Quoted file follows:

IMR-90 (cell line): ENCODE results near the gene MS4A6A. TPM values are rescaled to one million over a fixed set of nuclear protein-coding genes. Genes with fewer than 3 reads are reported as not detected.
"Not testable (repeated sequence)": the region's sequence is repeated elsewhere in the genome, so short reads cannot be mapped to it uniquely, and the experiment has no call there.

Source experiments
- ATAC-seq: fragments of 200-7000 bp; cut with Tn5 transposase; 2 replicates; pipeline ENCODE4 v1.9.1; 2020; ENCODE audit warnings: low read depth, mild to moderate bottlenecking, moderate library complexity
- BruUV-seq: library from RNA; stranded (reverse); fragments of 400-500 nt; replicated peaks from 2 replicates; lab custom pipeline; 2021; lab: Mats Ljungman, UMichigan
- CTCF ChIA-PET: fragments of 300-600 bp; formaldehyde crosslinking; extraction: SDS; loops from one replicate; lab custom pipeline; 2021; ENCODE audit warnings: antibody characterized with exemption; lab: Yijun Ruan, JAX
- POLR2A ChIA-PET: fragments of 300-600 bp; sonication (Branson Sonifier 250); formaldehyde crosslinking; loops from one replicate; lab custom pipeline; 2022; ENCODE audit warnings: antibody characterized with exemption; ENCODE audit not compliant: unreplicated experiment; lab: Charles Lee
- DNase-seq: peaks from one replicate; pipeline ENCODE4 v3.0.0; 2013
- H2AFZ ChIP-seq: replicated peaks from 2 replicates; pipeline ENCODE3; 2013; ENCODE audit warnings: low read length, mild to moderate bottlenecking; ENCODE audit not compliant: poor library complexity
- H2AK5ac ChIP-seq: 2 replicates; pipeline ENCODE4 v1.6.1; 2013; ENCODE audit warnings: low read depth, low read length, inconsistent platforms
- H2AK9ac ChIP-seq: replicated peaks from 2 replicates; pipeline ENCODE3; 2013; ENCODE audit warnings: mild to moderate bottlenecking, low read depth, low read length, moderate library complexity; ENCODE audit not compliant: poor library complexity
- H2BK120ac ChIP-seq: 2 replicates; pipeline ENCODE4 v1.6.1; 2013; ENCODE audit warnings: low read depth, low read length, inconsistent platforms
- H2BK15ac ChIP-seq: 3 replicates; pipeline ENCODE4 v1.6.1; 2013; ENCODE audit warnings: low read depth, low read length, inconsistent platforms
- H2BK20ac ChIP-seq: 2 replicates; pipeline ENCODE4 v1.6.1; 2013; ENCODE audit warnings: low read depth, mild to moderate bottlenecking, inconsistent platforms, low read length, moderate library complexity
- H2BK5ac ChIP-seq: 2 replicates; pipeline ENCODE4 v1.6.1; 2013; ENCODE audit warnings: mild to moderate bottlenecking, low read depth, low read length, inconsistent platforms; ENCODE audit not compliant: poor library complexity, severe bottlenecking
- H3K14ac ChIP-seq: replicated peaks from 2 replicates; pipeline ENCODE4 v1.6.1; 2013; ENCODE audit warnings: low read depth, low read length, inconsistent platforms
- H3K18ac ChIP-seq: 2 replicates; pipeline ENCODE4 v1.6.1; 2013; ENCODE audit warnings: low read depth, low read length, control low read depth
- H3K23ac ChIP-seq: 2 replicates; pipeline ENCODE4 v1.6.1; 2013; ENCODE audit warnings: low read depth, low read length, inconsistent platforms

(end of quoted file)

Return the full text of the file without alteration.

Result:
IMR-90 (cell line): ENCODE results near the gene MS4A6A. TPM values are rescaled to one million over a fixed set of nuclear protein-coding genes. Genes with fewer than 3 reads are reported as not detected.
"Not testable (repeated sequence)": the region's sequence is repeated elsewhere in the genome, so short reads cannot be mapped to it uniquely, and the experiment has no call there.

Source experiments
- ATAC-seq: fragments of 200-7000 bp; cut with Tn5 transposase; 2 replicates; pipeline ENCODE4 v1.9.1; 2020; ENCODE audit warnings: low read depth, mild to moderate bottlenecking, moderate library complexity
- BruUV-seq: library from RNA; stranded (reverse); fragments of 400-500 nt; replicated peaks from 2 replicates; lab custom pipeline; 2021; lab: Mats Ljungman, UMichigan
- CTCF ChIA-PET: fragments of 300-600 bp; formaldehyde crosslinking; extraction: SDS; loops from one replicate; lab custom pipeline; 2021; ENCODE audit warnings: antibody characterized with exemption; lab: Yijun Ruan, JAX
- POLR2A ChIA-PET: fragments of 300-600 bp; sonication (Branson Sonifier 250); formaldehyde crosslinking; loops from one replicate; lab custom pipeline; 2022; ENCODE audit warnings: antibody characterized with exemption; ENCODE audit not compliant: unreplicated experiment; lab: Charles Lee
- DNase-seq: peaks from one replicate; pipeline ENCODE4 v3.0.0; 2013
- H2AFZ ChIP-seq: replicated peaks from 2 replicates; pipeline ENCODE3; 2013; ENCODE audit warnings: low read length, mild to moderate bottlenecking; ENCODE audit not compliant: poor library complexity
- H2AK5ac ChIP-seq: 2 replicates; pipeline ENCODE4 v1.6.1; 2013; ENCODE audit warnings: low read depth, low read length, inconsistent platforms
- H2AK9ac ChIP-seq: replicated peaks from 2 replicates; pipeline ENCODE3; 2013; ENCODE audit warnings: mild to moderate bottlenecking, low read depth, low read length, moderate library complexity; ENCODE audit not compliant: poor library complexity
- H2BK120ac ChIP-seq: 2 replicates; pipeline ENCODE4 v1.6.1; 2013; ENCODE audit warnings: low read depth, low read length, inconsistent platforms
- H2BK15ac ChIP-seq: 3 replicates; pipeline ENCODE4 v1.6.1; 2013; ENCODE audit warnings: low read depth, low read length, inconsistent platforms
- H2BK20ac ChIP-seq: 2 replicates; pipeline ENCODE4 v1.6.1; 2013; ENCODE audit warnings: low read depth, mild to moderate bottlenecking, inconsistent platforms, low read length, moderate library complexity
- H2BK5ac ChIP-seq: 2 replicates; pipeline ENCODE4 v1.6.1; 2013; ENCODE audit warnings: mild to moderate bottlenecking, low read depth, low read length, inconsistent platforms; ENCODE audit not compliant: poor library complexity, severe bottlenecking
- H3K14ac ChIP-seq: replicated peaks from 2 replicates; pipeline ENCODE4 v1.6.1; 2013; ENCODE audit warnings: low read depth, low read length, inconsistent platforms
- H3K18ac ChIP-seq: 2 replicates; pipeline ENCODE4 v1.6.1; 2013; ENCODE audit warnings: low read depth, low read length, control low read depth
- H3K23ac ChIP-seq: 2 replicates; pipeline ENCODE4 v1.6.1; 2013; ENCODE audit warnings: low read depth, low read length, inconsistent platforms